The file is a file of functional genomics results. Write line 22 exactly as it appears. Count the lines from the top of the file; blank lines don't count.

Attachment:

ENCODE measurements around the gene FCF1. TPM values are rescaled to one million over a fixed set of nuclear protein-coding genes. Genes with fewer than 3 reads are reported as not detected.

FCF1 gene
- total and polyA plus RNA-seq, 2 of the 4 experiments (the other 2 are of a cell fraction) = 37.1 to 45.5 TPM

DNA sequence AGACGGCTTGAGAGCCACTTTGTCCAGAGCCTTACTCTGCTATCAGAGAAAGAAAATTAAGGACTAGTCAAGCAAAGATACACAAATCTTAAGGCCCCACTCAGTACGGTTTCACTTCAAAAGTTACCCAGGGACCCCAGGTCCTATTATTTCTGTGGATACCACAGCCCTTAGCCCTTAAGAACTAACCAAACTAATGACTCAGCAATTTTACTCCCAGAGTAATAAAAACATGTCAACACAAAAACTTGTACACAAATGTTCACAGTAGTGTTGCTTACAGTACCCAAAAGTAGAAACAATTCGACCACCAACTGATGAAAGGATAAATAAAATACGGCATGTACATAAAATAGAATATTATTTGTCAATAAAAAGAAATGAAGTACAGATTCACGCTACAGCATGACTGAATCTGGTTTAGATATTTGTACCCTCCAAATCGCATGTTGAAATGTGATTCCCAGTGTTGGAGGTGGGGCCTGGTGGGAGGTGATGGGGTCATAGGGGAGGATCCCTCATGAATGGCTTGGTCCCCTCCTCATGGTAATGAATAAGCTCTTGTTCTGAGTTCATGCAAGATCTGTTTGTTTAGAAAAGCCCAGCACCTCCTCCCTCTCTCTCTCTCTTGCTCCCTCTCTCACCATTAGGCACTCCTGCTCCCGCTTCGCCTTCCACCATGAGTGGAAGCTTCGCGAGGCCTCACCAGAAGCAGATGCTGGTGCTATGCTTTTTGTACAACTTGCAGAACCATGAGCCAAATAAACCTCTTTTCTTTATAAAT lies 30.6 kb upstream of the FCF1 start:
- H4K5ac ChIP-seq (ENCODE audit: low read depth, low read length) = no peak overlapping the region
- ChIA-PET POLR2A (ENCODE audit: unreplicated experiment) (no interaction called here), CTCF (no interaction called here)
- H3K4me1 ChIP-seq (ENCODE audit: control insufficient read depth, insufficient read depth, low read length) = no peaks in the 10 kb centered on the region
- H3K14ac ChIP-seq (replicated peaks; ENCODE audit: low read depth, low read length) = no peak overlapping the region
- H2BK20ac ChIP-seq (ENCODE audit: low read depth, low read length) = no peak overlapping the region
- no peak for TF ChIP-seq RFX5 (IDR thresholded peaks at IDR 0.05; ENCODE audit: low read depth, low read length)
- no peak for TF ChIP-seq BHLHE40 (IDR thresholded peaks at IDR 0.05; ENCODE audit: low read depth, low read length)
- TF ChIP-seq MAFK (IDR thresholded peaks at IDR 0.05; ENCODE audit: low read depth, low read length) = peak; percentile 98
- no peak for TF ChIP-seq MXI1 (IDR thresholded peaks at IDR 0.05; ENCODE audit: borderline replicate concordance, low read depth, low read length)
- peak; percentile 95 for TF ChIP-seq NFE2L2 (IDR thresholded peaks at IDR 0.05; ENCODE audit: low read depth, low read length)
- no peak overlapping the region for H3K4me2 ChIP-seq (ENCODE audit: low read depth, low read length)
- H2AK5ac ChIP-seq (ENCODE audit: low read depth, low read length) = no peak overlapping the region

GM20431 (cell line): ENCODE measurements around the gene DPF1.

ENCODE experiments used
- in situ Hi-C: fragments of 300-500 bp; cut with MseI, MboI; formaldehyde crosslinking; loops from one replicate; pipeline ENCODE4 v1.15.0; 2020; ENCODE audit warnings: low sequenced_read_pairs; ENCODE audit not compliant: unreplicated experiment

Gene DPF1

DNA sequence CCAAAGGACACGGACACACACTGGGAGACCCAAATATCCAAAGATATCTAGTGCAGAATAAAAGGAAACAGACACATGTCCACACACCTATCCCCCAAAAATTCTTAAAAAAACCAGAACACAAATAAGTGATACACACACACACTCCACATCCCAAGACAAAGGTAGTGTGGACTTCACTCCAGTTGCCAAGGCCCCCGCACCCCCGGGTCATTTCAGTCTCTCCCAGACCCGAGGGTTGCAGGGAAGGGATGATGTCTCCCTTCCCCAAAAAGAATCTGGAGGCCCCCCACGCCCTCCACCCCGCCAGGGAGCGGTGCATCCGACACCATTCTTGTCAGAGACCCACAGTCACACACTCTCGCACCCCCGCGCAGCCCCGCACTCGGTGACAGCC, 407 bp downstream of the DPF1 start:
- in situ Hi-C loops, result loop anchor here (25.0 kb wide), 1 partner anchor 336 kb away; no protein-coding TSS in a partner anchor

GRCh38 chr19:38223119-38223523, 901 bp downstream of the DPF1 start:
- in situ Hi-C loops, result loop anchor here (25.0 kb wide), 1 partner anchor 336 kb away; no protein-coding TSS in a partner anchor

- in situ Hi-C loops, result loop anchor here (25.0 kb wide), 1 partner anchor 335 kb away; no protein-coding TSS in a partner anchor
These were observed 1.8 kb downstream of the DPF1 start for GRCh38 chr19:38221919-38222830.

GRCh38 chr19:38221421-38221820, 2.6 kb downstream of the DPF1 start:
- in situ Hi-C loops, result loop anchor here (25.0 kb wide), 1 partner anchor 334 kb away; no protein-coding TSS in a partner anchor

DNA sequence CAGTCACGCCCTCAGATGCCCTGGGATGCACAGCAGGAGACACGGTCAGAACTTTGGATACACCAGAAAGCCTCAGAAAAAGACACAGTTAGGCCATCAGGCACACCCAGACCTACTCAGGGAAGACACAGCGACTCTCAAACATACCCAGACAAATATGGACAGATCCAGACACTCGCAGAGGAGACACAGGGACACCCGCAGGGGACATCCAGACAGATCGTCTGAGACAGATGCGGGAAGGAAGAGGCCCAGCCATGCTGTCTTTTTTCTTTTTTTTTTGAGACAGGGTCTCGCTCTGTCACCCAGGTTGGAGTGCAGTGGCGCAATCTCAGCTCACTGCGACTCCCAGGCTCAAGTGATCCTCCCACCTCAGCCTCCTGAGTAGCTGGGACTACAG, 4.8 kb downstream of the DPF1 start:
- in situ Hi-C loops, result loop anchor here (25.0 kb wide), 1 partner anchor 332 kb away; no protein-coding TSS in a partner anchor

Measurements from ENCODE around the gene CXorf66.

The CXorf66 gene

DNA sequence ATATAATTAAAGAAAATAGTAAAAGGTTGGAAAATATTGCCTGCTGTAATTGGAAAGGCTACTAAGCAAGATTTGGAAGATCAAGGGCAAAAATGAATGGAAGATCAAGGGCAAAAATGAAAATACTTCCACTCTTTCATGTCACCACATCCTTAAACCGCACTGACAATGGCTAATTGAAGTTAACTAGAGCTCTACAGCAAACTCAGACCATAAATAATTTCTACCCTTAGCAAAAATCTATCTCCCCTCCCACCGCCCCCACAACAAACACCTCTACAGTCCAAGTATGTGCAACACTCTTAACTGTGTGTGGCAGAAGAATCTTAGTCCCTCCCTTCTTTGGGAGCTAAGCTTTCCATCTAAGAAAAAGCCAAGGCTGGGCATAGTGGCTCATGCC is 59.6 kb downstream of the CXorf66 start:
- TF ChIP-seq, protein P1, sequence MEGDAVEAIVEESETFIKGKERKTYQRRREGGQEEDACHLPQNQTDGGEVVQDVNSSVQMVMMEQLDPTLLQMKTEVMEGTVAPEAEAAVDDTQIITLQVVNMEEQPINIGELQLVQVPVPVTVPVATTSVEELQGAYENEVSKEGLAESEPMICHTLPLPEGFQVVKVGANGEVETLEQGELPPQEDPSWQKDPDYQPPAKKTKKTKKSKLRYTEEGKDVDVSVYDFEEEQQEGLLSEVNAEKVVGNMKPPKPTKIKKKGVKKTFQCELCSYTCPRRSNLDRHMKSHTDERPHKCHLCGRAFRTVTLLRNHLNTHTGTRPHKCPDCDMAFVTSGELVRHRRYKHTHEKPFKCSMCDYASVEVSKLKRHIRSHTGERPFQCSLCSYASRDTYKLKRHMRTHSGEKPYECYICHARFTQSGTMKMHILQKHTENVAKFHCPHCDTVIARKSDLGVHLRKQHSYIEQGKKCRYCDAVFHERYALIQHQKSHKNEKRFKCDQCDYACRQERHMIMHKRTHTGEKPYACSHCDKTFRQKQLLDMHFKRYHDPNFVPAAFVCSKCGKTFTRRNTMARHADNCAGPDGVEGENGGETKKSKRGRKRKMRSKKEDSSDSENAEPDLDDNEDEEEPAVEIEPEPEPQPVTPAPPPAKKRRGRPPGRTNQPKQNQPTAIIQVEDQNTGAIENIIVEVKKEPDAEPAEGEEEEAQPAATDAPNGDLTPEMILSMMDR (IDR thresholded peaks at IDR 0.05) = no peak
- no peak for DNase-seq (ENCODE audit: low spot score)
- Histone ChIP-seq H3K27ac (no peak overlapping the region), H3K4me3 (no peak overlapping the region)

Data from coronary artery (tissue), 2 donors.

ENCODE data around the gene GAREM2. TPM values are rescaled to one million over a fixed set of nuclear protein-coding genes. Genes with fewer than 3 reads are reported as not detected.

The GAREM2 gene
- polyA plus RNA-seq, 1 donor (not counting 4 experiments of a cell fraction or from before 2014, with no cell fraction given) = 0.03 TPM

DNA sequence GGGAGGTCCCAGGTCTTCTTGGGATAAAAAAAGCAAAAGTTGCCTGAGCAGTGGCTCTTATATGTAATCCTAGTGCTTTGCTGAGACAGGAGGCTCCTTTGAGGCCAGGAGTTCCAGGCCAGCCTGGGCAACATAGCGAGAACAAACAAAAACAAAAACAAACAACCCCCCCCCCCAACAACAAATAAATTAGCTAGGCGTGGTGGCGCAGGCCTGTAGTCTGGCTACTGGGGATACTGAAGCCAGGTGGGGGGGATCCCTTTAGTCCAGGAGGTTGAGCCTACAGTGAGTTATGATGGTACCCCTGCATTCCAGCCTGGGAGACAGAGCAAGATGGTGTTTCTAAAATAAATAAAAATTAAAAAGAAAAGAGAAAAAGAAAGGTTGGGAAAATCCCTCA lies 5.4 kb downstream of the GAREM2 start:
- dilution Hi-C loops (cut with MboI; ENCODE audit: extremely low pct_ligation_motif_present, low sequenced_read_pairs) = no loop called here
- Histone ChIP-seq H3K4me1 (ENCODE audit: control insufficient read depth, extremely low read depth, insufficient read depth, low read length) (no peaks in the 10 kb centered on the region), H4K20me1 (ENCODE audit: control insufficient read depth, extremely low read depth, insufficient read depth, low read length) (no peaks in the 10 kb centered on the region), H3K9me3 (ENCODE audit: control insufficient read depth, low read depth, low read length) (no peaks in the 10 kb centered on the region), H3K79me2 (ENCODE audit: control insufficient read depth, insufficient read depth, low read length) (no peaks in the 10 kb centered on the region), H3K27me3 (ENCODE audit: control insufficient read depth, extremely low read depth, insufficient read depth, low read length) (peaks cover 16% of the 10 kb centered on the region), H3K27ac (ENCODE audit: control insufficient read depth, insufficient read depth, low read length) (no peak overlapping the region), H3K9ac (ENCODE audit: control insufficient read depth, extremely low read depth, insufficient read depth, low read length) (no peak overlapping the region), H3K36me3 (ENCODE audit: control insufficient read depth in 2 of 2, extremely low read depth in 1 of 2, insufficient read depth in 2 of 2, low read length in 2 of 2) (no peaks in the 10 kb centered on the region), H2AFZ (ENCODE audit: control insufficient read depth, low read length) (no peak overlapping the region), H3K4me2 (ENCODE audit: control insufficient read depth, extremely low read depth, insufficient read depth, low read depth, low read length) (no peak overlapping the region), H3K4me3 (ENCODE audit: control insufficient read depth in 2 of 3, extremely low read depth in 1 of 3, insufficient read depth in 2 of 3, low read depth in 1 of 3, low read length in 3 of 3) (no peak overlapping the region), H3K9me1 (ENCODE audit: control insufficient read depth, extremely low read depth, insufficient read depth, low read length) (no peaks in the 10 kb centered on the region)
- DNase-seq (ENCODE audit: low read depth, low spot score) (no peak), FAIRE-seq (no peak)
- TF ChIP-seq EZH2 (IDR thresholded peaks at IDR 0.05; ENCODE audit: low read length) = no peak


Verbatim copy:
- in situ Hi-C loops, result loop anchor here (25.0 kb wide), 1 partner anchor 336 kb away; no protein-coding TSS in a partner anchor